So when you’re talking about the stored up digital shop talk episodes, they can find them by going to digital shop talk radio, and if they actually want to go ahead and chat with their peers in a chat, they go to the Facebook forum for the digital shop, talk in Facebook and go and join in there. And we’ve had so many really good owners actually on over the years as panelists that are always willing to go and communicate. And sometimes they’ll go ahead and start that conversation online and then like you do, you go ahead and I guess you stalk other shop owners call ’em up and say, Hey, how do we do this?
Ken Anderson (54:28):
Well, not quite stocking, but a little bit, maybe a little. But it is interesting. But the information you can get just takes a little bit of time and it is so the return on investment is so good, it’s so well worth it and it is not worth holding onto your old habits. It’s worth taking that risk again, run with a fear. The fear of failure that you’re going to do something wrong, run with it and turn it into something good.
Bill Connor (54:56):
What are your top three things that a shop should focus on when they’re changing from the old way to the new ways? What are the top three areas of their business they should focus on?
Ken Anderson (55:07):
I would say one of the first things before making a big change like that would’ve to be shop culture. Make sure you’ve got a good group of people that work together well and want to work together well. You are not already having internal strife going on. That’s not worth it. It’ll cause a lot of other issues, but also include that way you can include your team in the discussion of going digital and some of the benefits that you feel and let them think about. Let them ask questions back and then see, okay, and get them to get that conversation going on that I can’t stress out the team part of it. That’s what’s made a big difference for us. The shop culture and the team back and forth, including it doesn’t matter if it’s your GS guy or your AEC or Ctec or your front counter guy, whoever it is, ask them questions, get their input, and that will make the transition a lot easier.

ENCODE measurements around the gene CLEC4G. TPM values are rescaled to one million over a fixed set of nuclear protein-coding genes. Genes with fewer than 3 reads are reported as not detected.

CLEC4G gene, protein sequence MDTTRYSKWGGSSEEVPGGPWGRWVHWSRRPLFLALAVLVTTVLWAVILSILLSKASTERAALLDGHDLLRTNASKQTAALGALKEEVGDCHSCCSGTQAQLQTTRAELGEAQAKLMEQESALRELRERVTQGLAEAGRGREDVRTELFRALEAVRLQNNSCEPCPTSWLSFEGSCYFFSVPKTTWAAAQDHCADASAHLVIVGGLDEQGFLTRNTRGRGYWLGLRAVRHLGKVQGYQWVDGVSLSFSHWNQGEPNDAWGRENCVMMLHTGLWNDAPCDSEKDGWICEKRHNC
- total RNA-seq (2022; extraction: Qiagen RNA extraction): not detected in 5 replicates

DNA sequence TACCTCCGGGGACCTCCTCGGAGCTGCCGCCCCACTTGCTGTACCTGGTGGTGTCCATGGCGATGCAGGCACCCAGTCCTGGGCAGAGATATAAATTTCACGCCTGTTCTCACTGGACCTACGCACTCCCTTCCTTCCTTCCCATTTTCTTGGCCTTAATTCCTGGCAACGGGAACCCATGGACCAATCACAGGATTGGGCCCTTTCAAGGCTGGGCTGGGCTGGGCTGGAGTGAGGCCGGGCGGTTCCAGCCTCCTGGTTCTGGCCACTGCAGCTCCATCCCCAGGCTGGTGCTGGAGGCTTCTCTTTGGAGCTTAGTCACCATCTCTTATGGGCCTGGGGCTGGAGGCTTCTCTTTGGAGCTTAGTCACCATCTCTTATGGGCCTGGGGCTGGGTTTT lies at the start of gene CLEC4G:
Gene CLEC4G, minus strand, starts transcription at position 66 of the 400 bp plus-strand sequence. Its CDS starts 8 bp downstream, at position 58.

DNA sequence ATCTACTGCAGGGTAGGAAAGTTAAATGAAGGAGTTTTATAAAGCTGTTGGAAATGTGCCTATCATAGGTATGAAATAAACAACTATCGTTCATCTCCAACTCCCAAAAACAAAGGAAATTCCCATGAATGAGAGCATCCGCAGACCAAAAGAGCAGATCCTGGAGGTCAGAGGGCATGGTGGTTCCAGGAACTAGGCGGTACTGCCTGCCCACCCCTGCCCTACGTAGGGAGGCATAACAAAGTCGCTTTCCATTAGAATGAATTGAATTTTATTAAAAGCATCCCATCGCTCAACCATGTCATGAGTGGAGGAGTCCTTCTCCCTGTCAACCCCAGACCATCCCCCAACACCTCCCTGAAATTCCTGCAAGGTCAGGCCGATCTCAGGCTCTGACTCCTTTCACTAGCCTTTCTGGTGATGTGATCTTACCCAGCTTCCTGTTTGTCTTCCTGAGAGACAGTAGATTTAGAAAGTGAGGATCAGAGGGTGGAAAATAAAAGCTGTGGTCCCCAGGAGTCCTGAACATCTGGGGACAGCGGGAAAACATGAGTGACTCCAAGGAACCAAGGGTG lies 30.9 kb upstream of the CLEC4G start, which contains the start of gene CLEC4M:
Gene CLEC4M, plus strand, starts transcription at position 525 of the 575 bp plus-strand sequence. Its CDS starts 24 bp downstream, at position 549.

Bill Connor (56:08):
My takeaways I got from you today is the top three things maybe to focus on is that drop off the experience with the customer, your internal communication between the service providers and the techs and getting the service writer to go ahead and let go. Let the customer go ahead and review the results and call the shop in a better position where they’re educated in a position where they’re asking buying type questions.
Ken Anderson (56:37):
I would agree. Absolutely. So do you have
Bill Connor (56:40):
Anything else you want to add?
Ken Anderson (56:42):
I’m really thankful that you can summarize it like that, bill. Thank you. You’re absolutely right. I mean that it’s huge, but no, it’s well worth it. Enjoy the adrenaline rush of the fear of failure and run with it and do it. I love
Uwe Kleinschmidt (57:01):
Bill Connor (57:01):
I love that. That’s the fear. The first time we asked you to be on a podcast, right?
Ken Anderson (57:05):
Right. Yeah. That was the fear of the first half. Absolutely. If you have an opportunity, get ahold of Bill and be on a podcast. It’s good.
Bill Connor (57:13):
You have anything else you want to add before we finish up.
Uwe Kleinschmidt (57:16):
I’m good Ken. Thank you very much. It’s been a pleasure to you on.
Ken Anderson (57:24):
Thank you for having me. I enjoy it. And anybody questions or something, reach out. I’ll be glad to answer anything. Usually you can get ahold of me on Facebook.
Bill Connor (57:32):
Once again, Ken, I’d like to sincerely thank you for joining. I’d like to encourage folks to go to the auto and look up fire episodes from shop owners just like you that have shared with us over the years and go out there and make some money and empower your staff to create happy customers and have a great day.
Ken Anderson (57:54):
Absolutely. Thank you. Have a good one. You
Bill Connor (57:56):
Bet. Bye
Ken Anderson (57:57):